Wyandot people

From Simple English Wikipedia, the free encyclopedia
(Huron, Wyandot, Wyandotte)
Total population
5800[1] (2001)
Regions with significant populations
CanadaQuebec, southwest Ontario
United States – Ohio, Oklahoma, Michigan, Kansas
French, English, revival of Wendat
Animism, Roman Catholicism, Other
Related ethnic groups
Petun, other Iroquoian peoples

The Wyandot people (also called Wendats or Huron) are a tribe of Native Americans. Samuel de Champlain traded fur with them. In the 17th and 18th centuries they were allies of New France, and enemies of the Iroquois and New Netherland and New York.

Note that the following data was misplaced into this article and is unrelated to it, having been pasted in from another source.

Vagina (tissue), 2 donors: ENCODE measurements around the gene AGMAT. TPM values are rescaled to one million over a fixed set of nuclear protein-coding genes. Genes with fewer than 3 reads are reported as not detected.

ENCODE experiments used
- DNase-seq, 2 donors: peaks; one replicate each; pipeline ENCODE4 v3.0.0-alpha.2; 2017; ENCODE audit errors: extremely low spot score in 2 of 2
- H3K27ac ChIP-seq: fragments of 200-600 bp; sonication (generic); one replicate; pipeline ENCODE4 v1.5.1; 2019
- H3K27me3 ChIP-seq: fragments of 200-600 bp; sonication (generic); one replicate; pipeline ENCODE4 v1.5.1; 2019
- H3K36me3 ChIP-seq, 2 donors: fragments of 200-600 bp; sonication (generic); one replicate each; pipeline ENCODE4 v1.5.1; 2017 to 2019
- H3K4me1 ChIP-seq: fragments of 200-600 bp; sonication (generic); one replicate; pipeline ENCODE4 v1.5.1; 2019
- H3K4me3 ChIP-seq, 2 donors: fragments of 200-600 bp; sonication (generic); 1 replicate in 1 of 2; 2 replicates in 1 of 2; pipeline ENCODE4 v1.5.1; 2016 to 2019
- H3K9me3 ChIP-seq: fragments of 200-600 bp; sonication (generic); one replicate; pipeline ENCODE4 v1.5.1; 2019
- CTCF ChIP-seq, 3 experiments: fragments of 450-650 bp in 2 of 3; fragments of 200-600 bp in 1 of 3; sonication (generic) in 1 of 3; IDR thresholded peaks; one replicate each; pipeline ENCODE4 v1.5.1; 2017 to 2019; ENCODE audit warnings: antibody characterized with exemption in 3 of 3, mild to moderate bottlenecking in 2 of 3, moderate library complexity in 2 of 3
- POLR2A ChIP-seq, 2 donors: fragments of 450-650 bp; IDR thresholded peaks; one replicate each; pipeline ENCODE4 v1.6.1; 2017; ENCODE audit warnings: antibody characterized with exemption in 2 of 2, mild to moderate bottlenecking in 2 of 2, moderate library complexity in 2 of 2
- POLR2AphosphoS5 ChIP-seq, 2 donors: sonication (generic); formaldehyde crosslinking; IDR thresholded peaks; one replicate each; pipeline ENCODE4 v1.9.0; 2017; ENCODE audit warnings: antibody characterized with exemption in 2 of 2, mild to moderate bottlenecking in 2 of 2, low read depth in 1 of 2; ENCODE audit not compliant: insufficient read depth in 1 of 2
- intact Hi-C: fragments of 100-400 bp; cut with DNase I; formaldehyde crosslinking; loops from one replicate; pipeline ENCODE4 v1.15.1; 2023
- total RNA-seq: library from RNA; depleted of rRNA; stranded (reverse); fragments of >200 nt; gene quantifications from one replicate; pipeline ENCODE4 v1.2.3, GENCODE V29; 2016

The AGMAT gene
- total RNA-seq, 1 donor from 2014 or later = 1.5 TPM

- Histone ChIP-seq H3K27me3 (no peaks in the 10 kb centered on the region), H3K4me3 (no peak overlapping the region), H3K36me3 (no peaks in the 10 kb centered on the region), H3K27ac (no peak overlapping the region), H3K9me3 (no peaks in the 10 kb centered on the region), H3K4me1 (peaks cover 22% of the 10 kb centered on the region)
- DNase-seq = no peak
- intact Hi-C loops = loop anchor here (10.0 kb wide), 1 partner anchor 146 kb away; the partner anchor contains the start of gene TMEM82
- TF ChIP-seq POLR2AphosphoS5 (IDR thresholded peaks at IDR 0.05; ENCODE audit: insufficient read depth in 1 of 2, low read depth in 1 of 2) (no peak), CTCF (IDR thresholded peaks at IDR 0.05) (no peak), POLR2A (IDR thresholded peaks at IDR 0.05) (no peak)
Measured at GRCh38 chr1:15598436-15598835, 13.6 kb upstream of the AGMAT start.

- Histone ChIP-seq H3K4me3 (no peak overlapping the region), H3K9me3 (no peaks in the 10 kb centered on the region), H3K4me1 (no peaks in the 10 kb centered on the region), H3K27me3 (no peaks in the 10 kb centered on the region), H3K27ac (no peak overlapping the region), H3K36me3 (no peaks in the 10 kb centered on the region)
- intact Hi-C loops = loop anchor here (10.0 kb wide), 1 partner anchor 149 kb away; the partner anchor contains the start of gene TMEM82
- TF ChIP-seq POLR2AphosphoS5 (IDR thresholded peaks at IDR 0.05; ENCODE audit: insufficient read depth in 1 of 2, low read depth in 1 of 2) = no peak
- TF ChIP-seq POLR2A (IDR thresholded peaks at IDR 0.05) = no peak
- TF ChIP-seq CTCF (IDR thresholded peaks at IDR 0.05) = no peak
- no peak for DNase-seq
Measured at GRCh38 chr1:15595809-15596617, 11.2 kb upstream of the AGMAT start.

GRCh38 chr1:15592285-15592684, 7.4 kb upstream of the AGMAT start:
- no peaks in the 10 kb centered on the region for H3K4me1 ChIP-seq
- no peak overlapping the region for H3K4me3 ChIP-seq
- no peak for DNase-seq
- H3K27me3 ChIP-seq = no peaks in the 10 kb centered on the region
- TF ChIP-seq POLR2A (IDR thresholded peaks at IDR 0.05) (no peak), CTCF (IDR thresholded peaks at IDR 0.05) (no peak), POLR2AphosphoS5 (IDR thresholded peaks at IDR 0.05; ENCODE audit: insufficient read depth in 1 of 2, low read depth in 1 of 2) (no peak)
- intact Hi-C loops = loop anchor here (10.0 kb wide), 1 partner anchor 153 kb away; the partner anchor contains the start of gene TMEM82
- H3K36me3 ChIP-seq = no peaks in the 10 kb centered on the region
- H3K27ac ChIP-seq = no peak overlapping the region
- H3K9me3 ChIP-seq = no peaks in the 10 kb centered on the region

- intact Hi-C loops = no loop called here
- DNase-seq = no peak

The Wyandots signed the Treaty of Detroit on November 17 in the year 1807. They signed it with other Native Americans from three other tribes called the Odawa, Ojibwe and Potawatomi. The tribes gave up areas of Michigan and Ohio to the United States to own.[2]

References[change | change source]

  1. Lloyd Divine, Culture Committee Chairman. "A Brief Profile". Wyandotte-Nation.org. Archived from the original on July 1, 2020. Retrieved July 21, 2020.
  2. "Treaty Between the Ottawa, Chippewa, Wyandot, and Potawatomi Indians". World Digital Library. 1807-11-17. Retrieved 2013-08-03.